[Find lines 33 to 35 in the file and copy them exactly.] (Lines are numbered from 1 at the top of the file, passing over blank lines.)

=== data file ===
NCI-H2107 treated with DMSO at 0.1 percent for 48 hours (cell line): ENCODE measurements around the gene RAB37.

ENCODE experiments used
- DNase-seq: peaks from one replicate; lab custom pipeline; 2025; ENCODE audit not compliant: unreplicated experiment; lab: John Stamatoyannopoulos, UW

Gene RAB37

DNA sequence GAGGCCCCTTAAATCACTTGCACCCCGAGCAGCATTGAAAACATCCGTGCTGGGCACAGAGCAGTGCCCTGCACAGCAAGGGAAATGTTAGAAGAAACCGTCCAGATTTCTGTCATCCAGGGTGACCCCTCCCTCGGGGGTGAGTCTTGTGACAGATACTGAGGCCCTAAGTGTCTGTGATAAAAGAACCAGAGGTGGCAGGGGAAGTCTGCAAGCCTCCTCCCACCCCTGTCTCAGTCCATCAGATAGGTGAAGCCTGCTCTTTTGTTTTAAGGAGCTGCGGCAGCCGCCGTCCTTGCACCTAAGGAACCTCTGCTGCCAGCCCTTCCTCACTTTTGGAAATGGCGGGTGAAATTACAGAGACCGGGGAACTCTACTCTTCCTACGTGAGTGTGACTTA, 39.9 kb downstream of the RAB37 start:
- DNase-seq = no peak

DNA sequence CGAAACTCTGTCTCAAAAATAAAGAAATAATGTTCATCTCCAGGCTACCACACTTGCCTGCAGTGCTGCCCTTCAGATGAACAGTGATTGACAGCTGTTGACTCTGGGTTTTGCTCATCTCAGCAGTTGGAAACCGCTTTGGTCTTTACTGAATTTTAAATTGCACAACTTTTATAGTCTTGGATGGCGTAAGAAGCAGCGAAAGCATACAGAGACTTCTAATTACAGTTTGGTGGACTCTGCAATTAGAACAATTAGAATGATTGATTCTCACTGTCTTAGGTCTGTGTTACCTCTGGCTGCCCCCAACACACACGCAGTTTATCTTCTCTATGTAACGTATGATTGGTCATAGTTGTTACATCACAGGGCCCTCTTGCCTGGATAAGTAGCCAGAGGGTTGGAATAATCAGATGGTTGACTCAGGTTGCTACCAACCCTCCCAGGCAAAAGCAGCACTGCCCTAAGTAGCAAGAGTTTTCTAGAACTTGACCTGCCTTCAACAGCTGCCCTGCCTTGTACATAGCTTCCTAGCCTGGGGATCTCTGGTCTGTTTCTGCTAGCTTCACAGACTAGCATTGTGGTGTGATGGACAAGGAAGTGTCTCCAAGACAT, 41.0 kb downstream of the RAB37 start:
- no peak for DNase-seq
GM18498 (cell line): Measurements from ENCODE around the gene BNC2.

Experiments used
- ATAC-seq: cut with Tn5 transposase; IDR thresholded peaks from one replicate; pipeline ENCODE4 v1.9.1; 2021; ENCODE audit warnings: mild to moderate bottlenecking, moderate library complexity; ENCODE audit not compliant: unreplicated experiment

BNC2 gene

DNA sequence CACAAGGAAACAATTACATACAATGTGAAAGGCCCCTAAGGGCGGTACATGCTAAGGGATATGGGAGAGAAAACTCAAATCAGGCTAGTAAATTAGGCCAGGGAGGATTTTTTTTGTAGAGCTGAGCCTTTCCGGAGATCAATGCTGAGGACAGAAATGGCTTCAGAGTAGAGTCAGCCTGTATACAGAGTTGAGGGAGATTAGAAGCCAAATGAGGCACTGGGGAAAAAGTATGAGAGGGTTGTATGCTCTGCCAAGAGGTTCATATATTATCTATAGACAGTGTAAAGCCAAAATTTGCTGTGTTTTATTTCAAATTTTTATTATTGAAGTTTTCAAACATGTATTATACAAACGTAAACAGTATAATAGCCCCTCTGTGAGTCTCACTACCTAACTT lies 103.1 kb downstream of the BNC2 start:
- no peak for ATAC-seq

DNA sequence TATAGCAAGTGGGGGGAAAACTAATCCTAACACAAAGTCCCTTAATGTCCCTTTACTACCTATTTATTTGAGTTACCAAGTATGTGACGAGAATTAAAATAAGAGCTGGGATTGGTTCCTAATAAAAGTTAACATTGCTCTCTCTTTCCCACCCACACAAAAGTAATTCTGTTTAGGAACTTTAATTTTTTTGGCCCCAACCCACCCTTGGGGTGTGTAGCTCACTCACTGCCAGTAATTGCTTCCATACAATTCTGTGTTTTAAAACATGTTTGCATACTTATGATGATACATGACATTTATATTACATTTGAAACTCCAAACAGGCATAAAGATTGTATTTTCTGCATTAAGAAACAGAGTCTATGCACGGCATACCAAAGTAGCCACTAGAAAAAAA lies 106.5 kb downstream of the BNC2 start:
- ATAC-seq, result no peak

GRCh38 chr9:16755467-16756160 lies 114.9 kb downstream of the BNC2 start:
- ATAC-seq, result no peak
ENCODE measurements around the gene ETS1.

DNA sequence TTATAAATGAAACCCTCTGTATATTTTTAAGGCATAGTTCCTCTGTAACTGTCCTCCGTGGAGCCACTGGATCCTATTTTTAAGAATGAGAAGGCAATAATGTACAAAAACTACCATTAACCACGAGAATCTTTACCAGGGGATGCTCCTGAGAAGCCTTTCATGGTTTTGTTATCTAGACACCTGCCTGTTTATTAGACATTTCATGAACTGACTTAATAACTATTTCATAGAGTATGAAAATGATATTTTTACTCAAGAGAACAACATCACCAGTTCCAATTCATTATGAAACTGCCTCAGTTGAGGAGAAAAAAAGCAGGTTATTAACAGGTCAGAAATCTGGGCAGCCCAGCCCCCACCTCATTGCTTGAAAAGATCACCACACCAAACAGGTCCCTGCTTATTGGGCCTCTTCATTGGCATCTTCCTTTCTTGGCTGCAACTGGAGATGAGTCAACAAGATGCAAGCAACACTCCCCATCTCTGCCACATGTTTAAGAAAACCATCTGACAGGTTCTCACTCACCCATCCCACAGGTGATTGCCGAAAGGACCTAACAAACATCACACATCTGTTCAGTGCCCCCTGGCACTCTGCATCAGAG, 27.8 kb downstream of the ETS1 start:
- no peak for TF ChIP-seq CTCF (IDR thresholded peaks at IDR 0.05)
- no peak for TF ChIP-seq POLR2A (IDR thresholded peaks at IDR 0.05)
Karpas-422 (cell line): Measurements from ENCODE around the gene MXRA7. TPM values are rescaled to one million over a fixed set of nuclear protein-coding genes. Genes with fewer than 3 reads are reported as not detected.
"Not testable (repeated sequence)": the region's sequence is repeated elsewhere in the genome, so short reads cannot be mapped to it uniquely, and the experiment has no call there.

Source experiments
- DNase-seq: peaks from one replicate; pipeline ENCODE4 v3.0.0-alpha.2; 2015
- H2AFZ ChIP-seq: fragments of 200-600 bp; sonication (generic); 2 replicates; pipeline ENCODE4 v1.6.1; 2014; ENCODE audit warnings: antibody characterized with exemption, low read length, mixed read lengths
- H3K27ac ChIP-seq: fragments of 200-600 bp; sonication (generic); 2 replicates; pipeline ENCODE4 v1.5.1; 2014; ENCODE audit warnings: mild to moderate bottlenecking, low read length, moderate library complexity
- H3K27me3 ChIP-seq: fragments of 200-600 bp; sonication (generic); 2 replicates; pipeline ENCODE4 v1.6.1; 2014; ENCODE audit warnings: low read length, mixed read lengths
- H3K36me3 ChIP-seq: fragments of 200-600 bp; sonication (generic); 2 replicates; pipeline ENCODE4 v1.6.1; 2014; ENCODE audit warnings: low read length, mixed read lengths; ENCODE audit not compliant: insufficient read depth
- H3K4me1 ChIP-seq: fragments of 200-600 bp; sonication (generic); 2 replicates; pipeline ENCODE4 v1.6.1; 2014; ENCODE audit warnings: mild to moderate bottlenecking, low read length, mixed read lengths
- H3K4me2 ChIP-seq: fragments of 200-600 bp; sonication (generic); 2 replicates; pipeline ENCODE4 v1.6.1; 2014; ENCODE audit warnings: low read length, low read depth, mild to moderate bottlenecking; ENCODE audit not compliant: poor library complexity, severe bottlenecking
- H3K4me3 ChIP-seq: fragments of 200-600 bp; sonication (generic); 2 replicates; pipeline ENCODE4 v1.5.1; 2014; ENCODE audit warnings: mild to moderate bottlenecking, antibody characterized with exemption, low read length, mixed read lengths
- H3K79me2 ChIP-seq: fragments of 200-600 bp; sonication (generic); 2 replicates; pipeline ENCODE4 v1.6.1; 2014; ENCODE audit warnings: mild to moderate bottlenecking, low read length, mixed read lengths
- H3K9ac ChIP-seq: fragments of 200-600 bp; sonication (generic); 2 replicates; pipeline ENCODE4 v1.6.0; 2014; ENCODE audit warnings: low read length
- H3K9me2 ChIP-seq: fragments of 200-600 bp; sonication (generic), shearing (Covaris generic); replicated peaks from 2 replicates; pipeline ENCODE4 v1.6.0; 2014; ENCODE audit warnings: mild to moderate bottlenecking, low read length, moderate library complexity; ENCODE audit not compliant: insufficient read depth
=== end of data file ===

- H3K4me3 ChIP-seq: fragments of 200-600 bp; sonication (generic); 2 replicates; pipeline ENCODE4 v1.5.1; 2014; ENCODE audit warnings: mild to moderate bottlenecking, antibody characterized with exemption, low read length, mixed read lengths
- H3K79me2 ChIP-seq: fragments of 200-600 bp; sonication (generic); 2 replicates; pipeline ENCODE4 v1.6.1; 2014; ENCODE audit warnings: mild to moderate bottlenecking, low read length, mixed read lengths
- H3K9ac ChIP-seq: fragments of 200-600 bp; sonication (generic); 2 replicates; pipeline ENCODE4 v1.6.0; 2014; ENCODE audit warnings: low read length